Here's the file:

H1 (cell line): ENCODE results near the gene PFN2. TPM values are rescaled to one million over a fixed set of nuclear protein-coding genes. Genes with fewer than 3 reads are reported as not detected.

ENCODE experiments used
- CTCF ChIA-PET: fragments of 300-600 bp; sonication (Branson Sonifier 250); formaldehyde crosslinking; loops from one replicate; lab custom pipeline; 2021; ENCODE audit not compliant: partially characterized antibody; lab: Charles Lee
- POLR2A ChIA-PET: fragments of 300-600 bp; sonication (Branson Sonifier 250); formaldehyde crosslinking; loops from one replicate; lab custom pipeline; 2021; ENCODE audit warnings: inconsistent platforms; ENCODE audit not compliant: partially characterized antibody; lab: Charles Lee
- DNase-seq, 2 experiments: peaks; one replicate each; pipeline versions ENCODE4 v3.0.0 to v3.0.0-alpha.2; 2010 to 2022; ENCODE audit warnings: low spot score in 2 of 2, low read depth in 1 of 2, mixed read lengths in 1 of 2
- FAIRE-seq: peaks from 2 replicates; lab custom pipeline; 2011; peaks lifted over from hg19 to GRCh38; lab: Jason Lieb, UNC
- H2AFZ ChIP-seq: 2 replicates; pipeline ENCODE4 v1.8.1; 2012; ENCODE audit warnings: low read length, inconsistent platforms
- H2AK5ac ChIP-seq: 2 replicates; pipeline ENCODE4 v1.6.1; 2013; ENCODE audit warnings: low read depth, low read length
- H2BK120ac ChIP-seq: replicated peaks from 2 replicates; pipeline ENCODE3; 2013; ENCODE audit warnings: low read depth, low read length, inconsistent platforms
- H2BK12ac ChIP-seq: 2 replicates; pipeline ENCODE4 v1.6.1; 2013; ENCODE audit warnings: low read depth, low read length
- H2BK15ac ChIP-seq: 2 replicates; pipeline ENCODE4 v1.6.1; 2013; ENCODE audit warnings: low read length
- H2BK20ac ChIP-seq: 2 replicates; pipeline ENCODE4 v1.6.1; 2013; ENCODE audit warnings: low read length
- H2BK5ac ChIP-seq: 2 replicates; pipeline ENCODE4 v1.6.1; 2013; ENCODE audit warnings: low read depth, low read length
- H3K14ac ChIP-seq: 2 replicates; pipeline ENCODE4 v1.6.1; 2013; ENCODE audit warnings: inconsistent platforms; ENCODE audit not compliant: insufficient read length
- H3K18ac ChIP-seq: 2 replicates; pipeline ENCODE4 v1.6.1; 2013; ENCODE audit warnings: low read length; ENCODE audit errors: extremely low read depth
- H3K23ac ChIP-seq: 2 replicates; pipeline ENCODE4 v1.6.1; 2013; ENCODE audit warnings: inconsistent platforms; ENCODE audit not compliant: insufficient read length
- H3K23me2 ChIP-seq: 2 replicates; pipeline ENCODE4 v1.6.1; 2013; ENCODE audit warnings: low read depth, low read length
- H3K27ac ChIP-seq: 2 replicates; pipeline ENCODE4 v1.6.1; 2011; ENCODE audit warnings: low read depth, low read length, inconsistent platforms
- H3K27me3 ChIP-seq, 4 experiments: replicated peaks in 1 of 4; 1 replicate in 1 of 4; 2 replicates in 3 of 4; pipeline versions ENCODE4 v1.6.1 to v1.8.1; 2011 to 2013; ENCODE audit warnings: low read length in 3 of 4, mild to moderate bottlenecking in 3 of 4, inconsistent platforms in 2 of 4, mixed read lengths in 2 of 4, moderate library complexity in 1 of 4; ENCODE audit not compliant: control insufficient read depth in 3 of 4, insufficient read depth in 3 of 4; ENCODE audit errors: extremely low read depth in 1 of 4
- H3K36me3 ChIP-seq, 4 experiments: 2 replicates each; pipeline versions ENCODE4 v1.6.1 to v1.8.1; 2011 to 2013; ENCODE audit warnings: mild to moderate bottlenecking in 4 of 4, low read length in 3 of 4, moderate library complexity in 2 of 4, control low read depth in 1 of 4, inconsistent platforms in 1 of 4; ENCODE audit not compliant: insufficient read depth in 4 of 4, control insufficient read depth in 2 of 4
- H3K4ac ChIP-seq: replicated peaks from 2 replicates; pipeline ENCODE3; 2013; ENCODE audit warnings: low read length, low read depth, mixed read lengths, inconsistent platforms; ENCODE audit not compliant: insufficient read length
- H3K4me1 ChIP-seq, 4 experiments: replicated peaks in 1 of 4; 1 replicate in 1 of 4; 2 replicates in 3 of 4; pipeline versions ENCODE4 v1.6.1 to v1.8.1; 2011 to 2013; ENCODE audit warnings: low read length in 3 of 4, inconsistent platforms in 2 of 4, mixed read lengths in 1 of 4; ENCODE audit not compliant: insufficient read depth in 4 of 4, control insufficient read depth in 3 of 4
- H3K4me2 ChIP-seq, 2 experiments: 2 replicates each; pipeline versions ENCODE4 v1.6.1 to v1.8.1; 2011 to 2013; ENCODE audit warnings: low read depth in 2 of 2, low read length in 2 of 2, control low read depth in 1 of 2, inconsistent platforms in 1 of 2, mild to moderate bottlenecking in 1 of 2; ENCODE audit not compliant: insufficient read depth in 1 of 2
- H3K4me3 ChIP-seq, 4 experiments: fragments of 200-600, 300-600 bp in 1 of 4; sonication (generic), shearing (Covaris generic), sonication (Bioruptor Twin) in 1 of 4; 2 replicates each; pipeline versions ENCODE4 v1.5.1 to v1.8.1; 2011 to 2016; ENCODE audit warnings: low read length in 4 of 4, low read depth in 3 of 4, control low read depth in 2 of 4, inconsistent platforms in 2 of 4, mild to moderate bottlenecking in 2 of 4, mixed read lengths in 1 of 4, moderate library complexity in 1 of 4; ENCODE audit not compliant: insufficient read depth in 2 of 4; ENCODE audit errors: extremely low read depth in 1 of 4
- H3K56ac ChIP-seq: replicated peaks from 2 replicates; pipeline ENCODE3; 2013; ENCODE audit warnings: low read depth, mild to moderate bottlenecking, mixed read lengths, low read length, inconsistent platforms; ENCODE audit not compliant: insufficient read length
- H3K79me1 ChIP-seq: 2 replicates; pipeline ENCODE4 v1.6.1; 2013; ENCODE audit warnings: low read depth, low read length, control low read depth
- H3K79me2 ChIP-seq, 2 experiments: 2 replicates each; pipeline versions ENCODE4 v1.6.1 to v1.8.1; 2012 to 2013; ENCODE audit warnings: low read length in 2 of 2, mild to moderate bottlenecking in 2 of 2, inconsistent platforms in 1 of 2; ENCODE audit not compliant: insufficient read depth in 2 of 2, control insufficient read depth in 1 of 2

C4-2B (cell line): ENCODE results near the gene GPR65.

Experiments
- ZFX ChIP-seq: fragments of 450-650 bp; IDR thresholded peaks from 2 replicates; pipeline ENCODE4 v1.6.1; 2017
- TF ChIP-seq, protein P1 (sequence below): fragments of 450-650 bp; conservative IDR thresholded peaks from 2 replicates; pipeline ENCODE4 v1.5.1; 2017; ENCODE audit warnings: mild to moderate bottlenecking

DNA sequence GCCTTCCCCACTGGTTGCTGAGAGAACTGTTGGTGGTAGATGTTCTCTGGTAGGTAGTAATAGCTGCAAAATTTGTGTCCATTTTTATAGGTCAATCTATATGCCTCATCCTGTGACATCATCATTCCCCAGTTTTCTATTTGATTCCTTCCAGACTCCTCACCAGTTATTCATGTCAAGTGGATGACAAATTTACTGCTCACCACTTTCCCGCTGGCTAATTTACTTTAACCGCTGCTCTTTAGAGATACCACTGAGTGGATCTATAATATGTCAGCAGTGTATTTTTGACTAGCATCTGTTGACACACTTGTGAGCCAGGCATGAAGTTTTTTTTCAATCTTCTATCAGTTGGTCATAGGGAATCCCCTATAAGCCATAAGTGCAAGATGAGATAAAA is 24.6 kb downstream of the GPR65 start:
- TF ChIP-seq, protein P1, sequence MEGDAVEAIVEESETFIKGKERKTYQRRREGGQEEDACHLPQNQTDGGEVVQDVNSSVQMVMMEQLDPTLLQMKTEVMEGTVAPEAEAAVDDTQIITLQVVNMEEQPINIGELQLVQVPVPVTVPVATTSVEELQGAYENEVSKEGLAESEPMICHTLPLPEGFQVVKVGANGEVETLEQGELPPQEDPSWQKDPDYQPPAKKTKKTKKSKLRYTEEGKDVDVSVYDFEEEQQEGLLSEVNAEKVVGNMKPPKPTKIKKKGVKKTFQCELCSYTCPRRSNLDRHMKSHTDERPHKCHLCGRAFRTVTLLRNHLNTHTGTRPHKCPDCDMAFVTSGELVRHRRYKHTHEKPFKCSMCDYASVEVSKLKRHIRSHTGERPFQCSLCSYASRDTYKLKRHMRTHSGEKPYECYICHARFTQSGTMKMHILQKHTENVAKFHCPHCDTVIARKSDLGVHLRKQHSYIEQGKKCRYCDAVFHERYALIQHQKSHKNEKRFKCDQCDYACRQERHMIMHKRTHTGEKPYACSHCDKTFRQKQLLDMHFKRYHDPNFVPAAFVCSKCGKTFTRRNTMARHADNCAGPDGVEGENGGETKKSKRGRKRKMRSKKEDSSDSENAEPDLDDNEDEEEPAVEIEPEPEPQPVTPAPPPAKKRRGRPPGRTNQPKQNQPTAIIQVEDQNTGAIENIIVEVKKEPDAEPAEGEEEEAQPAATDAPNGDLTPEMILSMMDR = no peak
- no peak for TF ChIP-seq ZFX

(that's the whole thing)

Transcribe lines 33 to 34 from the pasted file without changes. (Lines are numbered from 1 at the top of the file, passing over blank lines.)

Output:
- TF ChIP-seq, protein P1, sequence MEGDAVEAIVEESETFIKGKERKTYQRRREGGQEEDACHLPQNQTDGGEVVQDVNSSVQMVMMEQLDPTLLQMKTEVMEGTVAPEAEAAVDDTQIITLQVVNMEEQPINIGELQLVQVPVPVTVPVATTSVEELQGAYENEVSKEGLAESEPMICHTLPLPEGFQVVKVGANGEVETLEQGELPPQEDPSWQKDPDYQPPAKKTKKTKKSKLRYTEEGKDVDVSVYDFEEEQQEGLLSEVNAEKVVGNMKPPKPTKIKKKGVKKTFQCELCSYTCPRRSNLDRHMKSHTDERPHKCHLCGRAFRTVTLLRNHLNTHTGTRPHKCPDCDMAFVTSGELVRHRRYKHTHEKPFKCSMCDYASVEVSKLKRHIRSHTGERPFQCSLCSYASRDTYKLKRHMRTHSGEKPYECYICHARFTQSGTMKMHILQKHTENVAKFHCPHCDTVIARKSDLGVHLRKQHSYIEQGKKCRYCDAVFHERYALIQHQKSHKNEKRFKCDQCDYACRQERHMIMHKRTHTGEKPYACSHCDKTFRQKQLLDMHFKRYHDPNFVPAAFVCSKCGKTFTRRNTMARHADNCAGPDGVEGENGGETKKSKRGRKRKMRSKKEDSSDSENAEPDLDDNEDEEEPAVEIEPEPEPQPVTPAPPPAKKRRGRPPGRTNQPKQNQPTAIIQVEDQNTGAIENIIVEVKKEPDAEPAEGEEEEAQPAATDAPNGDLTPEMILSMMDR = no peak
- no peak for TF ChIP-seq ZFX